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03/28/2003 07:23:25 AM · #1
Hello all,

I just got a new Canon 10D on Friday. I have one lens, a 28-105 USM.

I'm still in the process of testing this camera, to decide if it suits me, or if I will trade it in (likely for a Fuji S2, if I do). I have until Friday to decide.

Any tests people can suggest, I'd be happy to try.

So far, sample shots and notes on the camera, can be seen AT THIS LINK.

Message edited by author 2003-03-28 07:24:28.
03/28/2003 07:44:55 AM · #2
My contribution ... Some shots taken in Washington, DC last WE , all with the Canon 28-135 IS lens.
The butterflies are from the 'Butterfly house' in the Art and Industry museum.
10D shots in DC
03/28/2003 08:50:37 AM · #3
Originally posted by lionelm:

My contribution ... Some shots taken in Washington, DC


100_0026 is a classic shot. ;) nice job.
03/28/2003 09:54:29 AM · #4
Originally posted by langdon:

Originally posted by lionelm:

My contribution ... Some shots taken in Washington, DC


100_0026 is a classic shot. ;) nice job.

Ok. Then it wasn't just me :)
03/28/2003 11:19:34 AM · #5
That would be a great one to have on the bedroom wall. Pop in some Barry White and invite the ladies over. =)

Originally posted by lionelm:

My contribution ... Some shots taken in Washington, DC

100_0026 is a classic shot. ;) nice job.

Ok. Then it wasn't just me :)

03/28/2003 11:45:26 AM · #6
Have you tested it for some possible FRONT focus issues? There is apparently a batch of cameras that had that problem. I should get mine 10D next week as well and that will be the first thing i check....

Test is usually done with the largest focal length and the widest open aperature. Take a few objects, line them up and then focus on the one just slightly behind (CD cases's are good for this test), it should lock focus on the one you select, but instead the CD in front will be infocus and the locked focus will be out of focus.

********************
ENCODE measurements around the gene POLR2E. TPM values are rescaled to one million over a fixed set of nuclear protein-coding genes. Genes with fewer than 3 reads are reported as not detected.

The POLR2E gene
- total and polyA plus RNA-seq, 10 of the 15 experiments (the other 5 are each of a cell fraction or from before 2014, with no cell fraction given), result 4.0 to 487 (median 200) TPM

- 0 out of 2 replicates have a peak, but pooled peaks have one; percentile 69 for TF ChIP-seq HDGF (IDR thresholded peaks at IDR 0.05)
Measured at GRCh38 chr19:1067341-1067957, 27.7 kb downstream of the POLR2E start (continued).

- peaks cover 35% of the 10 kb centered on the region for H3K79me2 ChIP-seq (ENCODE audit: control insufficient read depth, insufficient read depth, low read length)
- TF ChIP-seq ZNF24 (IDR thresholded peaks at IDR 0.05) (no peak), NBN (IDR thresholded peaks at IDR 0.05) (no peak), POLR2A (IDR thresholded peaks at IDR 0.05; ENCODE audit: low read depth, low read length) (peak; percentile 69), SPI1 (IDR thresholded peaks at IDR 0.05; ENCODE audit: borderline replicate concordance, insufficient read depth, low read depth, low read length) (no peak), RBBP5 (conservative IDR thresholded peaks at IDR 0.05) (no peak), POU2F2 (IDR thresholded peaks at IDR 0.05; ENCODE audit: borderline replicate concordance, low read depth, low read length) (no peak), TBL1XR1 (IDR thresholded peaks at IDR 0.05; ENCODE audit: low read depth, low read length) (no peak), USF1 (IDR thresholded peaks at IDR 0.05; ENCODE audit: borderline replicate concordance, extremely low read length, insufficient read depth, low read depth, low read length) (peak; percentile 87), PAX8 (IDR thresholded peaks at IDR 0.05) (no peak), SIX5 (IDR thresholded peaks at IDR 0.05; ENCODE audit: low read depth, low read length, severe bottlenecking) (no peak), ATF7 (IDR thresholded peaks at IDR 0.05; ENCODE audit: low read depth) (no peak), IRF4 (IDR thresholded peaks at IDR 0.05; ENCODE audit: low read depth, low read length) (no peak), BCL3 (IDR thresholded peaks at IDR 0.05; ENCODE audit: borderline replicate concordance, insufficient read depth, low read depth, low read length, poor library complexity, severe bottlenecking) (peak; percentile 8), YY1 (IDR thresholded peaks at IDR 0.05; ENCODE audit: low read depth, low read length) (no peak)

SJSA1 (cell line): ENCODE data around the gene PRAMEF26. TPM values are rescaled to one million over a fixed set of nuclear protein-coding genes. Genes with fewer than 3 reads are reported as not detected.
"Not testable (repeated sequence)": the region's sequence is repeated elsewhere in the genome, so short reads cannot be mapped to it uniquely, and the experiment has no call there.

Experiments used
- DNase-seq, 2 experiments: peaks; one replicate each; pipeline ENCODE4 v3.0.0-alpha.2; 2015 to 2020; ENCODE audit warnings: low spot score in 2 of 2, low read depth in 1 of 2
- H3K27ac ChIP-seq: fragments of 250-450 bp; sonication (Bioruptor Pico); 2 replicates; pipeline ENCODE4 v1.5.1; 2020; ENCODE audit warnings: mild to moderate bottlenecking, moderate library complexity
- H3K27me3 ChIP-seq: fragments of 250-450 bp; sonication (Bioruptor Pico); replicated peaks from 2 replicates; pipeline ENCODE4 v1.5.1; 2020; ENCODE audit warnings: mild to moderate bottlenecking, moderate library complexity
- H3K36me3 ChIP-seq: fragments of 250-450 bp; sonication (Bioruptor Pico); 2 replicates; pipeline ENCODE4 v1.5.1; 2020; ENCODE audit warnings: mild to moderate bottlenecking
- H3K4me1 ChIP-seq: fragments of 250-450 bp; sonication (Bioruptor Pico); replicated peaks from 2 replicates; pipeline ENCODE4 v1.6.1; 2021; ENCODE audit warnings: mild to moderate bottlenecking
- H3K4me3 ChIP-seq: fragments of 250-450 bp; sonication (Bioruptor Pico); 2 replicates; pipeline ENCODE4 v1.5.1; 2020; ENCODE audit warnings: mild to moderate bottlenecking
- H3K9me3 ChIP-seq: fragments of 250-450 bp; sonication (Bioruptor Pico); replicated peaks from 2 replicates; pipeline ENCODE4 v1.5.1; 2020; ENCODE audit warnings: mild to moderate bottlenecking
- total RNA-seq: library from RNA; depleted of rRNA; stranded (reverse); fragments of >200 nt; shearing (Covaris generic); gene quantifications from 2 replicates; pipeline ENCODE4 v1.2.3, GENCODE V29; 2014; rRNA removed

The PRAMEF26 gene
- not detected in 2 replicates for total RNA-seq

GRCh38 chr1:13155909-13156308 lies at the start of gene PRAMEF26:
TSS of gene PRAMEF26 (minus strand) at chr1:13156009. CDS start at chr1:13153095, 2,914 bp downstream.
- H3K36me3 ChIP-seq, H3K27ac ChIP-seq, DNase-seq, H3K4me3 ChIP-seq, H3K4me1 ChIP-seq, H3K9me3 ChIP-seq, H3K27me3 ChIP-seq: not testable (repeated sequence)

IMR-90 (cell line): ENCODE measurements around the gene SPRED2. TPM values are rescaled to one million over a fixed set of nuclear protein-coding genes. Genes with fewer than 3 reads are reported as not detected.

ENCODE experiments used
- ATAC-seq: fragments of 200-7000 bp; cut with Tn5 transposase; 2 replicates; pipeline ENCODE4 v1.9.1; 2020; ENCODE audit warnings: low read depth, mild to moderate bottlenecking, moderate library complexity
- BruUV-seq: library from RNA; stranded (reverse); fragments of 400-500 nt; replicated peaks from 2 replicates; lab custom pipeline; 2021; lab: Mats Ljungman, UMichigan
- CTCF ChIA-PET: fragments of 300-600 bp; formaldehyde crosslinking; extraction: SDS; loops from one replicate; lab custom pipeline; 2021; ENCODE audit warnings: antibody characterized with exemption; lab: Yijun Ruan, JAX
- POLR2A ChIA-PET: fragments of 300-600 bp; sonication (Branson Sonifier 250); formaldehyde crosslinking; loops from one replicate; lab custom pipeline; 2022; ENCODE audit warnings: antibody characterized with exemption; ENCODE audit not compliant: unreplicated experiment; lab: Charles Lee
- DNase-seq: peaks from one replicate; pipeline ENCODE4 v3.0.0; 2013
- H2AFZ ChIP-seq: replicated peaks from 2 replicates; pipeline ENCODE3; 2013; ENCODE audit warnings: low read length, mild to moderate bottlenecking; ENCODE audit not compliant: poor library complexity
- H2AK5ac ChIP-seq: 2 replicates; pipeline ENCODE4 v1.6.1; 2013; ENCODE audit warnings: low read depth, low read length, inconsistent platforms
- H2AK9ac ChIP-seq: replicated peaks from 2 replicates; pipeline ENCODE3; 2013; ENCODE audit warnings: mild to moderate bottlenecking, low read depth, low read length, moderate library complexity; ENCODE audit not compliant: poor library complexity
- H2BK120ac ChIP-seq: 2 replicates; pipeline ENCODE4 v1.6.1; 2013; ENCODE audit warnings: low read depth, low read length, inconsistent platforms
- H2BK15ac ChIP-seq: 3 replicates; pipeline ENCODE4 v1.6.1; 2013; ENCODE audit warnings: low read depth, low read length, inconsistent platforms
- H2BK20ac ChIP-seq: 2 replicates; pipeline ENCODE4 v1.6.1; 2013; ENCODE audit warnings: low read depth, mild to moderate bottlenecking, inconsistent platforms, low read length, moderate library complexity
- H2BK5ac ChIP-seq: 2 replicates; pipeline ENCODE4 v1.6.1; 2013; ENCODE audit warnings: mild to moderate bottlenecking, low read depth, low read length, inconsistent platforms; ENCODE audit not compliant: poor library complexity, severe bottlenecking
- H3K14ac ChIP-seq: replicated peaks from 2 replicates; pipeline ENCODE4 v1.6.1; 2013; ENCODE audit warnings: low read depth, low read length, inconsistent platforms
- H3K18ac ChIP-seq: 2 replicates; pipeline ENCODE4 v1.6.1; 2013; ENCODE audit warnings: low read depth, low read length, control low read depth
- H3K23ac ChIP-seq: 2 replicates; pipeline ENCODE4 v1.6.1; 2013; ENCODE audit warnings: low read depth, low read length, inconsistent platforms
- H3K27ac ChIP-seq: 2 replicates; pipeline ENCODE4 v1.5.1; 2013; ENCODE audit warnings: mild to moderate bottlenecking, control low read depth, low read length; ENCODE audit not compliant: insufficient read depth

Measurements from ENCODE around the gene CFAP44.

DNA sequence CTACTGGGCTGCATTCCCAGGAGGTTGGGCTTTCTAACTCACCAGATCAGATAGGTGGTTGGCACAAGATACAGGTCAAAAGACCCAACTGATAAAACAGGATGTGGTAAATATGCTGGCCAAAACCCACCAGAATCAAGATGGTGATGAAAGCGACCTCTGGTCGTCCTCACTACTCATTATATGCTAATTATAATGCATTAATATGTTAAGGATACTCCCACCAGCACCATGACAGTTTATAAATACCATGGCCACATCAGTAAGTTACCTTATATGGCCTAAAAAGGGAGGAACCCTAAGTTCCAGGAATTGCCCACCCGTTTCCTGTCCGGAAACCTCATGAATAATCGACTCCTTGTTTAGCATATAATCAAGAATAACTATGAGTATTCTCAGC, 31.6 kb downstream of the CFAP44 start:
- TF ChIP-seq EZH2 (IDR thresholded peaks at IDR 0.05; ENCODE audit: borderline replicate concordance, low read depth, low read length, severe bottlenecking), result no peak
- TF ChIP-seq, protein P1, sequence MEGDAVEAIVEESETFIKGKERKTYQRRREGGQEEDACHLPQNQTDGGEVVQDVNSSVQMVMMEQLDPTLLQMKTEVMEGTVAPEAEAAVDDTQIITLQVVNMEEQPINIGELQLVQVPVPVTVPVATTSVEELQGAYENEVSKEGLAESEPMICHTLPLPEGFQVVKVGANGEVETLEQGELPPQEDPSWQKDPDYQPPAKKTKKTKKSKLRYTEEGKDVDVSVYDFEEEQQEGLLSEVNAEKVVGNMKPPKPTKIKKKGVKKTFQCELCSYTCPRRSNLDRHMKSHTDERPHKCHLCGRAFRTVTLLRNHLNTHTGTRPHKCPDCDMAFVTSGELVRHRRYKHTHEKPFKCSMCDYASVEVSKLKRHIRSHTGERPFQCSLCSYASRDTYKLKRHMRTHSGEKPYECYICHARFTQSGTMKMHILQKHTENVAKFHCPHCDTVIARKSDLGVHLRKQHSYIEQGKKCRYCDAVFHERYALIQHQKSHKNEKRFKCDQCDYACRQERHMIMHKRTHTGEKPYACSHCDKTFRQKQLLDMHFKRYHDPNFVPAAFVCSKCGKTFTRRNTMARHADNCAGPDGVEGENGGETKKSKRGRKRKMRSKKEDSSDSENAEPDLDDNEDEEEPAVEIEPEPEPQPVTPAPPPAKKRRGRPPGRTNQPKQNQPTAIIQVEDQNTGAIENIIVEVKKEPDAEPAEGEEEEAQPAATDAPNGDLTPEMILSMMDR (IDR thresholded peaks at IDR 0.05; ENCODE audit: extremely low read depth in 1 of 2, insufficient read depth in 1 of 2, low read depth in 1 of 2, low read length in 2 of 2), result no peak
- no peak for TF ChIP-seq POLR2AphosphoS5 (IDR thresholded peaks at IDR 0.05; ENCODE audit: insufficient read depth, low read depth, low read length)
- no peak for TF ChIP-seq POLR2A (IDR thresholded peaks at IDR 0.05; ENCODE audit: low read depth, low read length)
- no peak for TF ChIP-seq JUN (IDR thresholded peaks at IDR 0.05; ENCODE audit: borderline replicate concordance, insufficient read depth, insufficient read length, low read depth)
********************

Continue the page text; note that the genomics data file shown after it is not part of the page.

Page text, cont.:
It's been on discussion in dpreview.com and www.fredmiranda.com for some time. Not ALL cameras, but according to epople who have sent it to Canon to get the autofocus RECALIBRATED, there are quite a few in the forums. Just thought you should know, because your cat photo looks a bit fuzzy :-) (the 10D would outpace any of the point and shoot cameras in terms of focusing and missing it by even 2 inches is not acceptable)

Originally posted by magnetic9999:

Hello all,

I just got a new Canon 10D on Friday. I have one lens, a 28-105 USM.

I'm still in the process of testing this camera, to decide if it suits me, or if I will trade it in (likely for a Fuji S2, if I do). I have until Friday to decide.

Any tests people can suggest, I'd be happy to try.

So far, sample shots and notes on the camera, can be seen AT THIS LINK.
03/28/2003 11:55:03 AM · #7
thanks, paganini. i will try that when i get home.

:)


03/28/2003 11:59:48 AM · #8
Shoot I thought I have been 'original' wihth my washington monument picture .. so this shot with those lamp bulbs have already been done ? grrrrrr

03/28/2003 12:06:03 PM · #9
Originally posted by magnetic9999:

thanks, paganini. i will try that when i get home.
:)


Mag, you might try (if you do not already that) to use single point focus then you are more sure of what is going to be use to calculate the focus.